Companies who are only fairly sophisticated with their marketing collect nearly every possible data point possible on each one of their customers – and often even on their browsers (people who stop by the website, but don’t purchase).
They tell themselves that they’re doing they’re customers a favor because people expect personalization. They believe that customers expect every communication to be tailored specifically toward them – from a personalized greeting to recommended products based on past purchases to scientifically formulated propensity models that try to guess what an individual will do based on what they’ve done already.
And, of course, they’re partially right. There are many surveys confirming that a portion of customers like and expect personalization.
But what about those who don’t?
Would it be great for those customers if there was an option when you entered a website (or at least at the time of purchase) that said, “Click here if you don’t want your information to be tracked.” I would take that option on every site.
In fact, asking for that information is a form of tracking. It should be the default. Businesses should ask people to opt in to data tracking. They could make whatever case they want encouraging people to opt in. And then they could go from there.
Personally, I would prefer if every time I interacted digitally with a business, it was treated as if it were my first time.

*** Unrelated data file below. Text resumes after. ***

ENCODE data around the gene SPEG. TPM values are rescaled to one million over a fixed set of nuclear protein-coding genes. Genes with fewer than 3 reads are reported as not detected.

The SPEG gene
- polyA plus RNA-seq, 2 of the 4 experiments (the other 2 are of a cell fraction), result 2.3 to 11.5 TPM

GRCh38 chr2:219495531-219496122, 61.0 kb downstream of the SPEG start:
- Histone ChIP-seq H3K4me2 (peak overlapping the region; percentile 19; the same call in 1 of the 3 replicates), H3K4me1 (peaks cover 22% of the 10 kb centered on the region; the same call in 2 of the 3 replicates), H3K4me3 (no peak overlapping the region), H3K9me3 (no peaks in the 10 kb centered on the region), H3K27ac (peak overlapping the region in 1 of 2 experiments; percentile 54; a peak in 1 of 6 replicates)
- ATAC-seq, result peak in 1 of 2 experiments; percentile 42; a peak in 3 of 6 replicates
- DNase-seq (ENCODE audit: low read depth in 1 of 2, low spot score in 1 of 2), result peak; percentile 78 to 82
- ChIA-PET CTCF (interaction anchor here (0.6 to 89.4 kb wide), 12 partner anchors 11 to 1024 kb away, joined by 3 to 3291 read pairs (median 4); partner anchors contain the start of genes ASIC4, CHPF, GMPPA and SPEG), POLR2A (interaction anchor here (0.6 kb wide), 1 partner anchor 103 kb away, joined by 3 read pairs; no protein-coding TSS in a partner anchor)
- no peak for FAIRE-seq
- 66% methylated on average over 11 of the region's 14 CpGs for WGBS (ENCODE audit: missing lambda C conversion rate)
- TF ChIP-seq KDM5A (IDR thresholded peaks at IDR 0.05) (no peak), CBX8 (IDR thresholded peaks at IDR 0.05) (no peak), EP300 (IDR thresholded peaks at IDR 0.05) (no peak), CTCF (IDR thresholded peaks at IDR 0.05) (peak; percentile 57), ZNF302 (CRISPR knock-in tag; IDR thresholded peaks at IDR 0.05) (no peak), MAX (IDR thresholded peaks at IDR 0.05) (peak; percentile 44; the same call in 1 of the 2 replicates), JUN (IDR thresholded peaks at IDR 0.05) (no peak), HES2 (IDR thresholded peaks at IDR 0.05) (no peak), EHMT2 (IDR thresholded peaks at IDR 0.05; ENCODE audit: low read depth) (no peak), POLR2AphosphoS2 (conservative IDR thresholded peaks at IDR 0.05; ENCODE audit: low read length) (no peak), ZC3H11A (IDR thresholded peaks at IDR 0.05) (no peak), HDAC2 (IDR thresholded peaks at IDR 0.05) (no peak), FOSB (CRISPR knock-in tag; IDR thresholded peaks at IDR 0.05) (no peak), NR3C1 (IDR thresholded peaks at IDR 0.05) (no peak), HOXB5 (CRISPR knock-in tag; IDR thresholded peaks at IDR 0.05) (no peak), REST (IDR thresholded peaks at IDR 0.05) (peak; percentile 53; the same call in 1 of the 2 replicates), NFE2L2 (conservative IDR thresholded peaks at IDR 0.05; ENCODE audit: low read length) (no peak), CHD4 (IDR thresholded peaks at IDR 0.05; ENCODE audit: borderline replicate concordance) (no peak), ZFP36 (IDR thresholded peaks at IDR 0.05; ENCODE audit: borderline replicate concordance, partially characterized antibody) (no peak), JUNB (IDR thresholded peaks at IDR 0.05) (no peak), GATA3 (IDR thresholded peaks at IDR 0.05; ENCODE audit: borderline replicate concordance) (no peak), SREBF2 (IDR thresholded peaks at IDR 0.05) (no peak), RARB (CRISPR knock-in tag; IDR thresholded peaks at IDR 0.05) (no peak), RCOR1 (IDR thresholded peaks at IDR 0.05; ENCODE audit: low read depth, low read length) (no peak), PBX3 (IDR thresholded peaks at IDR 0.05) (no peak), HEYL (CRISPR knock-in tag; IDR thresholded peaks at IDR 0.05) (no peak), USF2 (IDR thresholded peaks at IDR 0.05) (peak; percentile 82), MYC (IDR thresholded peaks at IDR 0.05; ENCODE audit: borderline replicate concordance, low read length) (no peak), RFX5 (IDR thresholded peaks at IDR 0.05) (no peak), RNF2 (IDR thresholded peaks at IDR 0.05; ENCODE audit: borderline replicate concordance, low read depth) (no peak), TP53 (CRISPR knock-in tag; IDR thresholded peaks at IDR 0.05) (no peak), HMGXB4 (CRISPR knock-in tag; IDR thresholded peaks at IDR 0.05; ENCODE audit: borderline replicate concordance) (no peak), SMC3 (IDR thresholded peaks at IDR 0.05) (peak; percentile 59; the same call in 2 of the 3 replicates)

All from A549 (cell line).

When I shop on a site like Amazon, I only go there when I know exactly what I want. I purchase it, and then I leave.
Not only do I not look at or notice recommendations, but I actively don’t want them. All of the digital emails and past behaviorally-based website recommendations I get assume that I wake up every morning trying to figure out how to spend my money.
It’s the opposite. It’s rare I make a whimsical purchase, and I can’t think of a single email or website recommendation that has led me to even consider the purchase.
Obviously, we’re living in a world of individuals, and not everyone is like me. They don’t need to be, and I wouldn’t want them to be.
Personalization is fine for those who want their every move tracked and stored on servers around the country. And they should be able to opt in to that so they know exactly in what it is they’re participating.
But for people like me, there should be an alternative. Just like duckduckgo.com is a search engine for people like me that doesn’t track or store your search data, I wonder how an online store who’s brand was built on not tracking purchases and privacy would do against an Amazon.com.
Obviously, that site could never win against Amazon, but I do think privacy-minded individuals would gravitate toward that or any other online business who had a don’t track approach to the business.
Perhaps there’s a business idea there…